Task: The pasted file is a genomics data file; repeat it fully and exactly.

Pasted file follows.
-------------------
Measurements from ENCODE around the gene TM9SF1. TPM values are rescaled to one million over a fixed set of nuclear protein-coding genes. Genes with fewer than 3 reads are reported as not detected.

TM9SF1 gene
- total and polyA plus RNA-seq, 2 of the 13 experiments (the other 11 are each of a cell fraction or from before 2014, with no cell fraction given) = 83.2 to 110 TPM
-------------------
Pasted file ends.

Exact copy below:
Measurements from ENCODE around the gene TM9SF1. TPM values are rescaled to one million over a fixed set of nuclear protein-coding genes. Genes with fewer than 3 reads are reported as not detected.

TM9SF1 gene
- total and polyA plus RNA-seq, 2 of the 13 experiments (the other 11 are each of a cell fraction or from before 2014, with no cell fraction given) = 83.2 to 110 TPM